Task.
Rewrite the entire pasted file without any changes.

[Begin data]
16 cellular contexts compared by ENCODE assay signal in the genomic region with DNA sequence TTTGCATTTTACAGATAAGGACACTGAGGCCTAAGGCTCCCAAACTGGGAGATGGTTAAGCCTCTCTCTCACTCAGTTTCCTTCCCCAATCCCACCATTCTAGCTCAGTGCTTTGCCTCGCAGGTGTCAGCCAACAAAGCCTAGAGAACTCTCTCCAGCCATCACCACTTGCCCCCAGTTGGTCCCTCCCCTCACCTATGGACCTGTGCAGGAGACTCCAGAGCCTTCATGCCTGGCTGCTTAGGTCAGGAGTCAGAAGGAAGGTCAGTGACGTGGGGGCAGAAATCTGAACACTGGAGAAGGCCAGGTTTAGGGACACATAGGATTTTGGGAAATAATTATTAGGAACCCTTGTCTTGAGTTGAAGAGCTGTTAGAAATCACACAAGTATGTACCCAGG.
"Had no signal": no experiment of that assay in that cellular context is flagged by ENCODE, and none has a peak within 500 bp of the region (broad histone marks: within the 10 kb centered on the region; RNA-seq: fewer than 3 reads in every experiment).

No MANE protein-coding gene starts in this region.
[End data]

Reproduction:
16 cellular contexts compared by ENCODE assay signal in the genomic region with DNA sequence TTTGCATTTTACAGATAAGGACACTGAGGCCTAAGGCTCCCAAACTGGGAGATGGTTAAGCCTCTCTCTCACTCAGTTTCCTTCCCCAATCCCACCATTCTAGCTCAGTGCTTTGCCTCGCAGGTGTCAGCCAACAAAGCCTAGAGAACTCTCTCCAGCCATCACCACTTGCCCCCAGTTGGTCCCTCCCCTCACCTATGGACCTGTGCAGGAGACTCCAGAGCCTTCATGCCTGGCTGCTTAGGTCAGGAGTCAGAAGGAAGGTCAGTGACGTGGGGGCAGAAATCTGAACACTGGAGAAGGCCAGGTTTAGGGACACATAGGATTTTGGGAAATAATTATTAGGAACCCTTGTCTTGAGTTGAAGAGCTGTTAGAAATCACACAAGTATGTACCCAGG.
"Had no signal": no experiment of that assay in that cellular context is flagged by ENCODE, and none has a peak within 500 bp of the region (broad histone marks: within the 10 kb centered on the region; RNA-seq: fewer than 3 reads in every experiment).

No MANE protein-coding gene starts in this region.